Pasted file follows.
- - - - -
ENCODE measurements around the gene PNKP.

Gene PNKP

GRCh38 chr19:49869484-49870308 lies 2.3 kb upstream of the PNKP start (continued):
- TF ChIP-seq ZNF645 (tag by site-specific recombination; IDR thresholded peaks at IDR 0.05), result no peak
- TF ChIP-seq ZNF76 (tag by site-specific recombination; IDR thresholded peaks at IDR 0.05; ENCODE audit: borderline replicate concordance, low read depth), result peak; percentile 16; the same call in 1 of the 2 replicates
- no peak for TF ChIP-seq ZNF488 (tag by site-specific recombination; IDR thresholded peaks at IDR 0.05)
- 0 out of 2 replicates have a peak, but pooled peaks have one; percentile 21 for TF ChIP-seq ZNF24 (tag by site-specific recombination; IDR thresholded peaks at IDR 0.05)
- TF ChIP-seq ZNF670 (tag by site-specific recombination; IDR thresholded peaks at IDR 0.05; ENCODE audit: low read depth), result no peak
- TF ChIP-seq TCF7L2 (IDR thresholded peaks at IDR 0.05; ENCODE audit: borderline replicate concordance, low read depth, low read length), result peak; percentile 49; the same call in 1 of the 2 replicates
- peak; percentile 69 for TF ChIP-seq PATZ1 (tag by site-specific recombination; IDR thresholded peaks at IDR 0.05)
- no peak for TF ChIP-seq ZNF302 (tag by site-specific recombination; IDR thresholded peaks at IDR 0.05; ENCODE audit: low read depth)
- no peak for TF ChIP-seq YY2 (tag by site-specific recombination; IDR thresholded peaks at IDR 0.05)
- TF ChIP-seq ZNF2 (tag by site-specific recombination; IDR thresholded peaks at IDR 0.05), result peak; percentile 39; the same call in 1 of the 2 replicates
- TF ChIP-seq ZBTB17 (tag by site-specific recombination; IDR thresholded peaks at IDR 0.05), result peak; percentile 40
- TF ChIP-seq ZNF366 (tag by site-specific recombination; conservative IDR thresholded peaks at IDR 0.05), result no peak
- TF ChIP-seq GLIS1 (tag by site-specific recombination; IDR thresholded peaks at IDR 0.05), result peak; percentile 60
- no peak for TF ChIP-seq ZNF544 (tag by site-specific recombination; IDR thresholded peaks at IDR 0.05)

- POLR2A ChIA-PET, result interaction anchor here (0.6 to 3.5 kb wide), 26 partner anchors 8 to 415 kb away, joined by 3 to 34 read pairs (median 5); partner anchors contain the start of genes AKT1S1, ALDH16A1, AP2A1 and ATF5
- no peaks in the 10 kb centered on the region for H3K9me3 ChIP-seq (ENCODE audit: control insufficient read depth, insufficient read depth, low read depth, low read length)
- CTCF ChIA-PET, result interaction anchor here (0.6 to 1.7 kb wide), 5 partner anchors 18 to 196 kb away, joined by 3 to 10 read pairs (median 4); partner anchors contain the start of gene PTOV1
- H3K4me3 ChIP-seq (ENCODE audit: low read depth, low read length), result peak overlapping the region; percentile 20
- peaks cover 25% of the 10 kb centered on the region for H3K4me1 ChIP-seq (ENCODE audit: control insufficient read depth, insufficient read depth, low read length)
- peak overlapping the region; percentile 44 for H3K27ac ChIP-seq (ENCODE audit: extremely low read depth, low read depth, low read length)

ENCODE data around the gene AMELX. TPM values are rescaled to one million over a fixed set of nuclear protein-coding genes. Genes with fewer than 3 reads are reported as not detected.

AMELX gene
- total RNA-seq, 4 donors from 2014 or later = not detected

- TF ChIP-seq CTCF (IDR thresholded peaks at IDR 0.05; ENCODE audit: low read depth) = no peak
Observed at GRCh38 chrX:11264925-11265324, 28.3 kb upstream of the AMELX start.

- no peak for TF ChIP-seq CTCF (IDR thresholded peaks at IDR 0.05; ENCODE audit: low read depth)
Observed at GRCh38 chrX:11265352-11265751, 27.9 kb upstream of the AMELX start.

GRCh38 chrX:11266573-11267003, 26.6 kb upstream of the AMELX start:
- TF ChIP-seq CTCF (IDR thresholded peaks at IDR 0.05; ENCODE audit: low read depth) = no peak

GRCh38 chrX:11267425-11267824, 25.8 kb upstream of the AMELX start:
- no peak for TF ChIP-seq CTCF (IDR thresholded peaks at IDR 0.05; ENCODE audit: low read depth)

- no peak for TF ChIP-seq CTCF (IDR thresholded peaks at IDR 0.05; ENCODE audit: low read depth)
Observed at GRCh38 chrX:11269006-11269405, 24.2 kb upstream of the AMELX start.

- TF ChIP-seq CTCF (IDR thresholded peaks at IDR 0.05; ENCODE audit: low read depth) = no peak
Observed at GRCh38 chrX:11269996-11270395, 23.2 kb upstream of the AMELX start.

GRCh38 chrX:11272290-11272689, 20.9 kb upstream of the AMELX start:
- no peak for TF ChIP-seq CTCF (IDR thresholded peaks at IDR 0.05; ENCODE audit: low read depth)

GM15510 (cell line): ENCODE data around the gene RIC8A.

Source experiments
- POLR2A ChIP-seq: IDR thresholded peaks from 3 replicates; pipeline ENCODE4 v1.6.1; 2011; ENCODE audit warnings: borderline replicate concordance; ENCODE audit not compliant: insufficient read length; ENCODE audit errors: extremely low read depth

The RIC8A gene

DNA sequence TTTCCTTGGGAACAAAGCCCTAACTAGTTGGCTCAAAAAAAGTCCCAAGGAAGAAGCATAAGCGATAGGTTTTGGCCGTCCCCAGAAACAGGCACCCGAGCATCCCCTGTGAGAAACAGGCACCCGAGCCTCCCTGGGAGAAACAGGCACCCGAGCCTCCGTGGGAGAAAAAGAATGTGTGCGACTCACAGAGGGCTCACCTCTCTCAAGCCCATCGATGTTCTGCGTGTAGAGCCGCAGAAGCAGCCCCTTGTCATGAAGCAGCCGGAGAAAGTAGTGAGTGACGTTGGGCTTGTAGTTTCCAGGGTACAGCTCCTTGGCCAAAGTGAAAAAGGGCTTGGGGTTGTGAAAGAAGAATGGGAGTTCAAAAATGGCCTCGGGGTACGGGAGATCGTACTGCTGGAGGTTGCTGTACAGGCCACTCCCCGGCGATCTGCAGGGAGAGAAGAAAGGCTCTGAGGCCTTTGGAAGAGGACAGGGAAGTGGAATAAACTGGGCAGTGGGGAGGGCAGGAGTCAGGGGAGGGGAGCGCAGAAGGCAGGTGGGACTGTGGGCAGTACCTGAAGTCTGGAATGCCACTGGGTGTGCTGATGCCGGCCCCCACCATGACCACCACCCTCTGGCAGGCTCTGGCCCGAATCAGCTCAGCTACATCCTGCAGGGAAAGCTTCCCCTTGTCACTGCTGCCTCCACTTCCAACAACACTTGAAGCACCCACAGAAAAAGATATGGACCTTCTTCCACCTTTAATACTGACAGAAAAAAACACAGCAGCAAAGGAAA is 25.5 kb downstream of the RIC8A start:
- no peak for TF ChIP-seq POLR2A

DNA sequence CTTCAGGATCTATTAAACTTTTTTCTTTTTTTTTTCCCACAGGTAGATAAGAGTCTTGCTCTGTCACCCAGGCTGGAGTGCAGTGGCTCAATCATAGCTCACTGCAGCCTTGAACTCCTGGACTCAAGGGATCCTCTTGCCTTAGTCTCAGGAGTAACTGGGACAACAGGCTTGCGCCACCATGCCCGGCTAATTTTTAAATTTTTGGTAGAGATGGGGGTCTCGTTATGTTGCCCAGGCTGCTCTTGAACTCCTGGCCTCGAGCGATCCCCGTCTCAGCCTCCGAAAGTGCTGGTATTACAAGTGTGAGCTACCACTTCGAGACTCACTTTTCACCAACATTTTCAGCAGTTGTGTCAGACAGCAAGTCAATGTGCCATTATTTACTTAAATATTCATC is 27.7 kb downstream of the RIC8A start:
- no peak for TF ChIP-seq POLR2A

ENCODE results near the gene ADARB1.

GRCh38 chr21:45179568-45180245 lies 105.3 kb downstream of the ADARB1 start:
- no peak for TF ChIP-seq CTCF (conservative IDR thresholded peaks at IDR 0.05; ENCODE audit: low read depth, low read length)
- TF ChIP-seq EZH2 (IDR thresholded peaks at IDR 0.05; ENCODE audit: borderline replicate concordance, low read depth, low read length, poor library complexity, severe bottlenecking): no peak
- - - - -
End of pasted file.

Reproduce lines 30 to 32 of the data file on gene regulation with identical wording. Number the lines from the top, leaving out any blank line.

Observed at GRCh38 chrX:11265352-11265751, 27.9 kb upstream of the AMELX start.

GRCh38 chrX:11266573-11267003, 26.6 kb upstream of the AMELX start:
- TF ChIP-seq CTCF (IDR thresholded peaks at IDR 0.05; ENCODE audit: low read depth) = no peak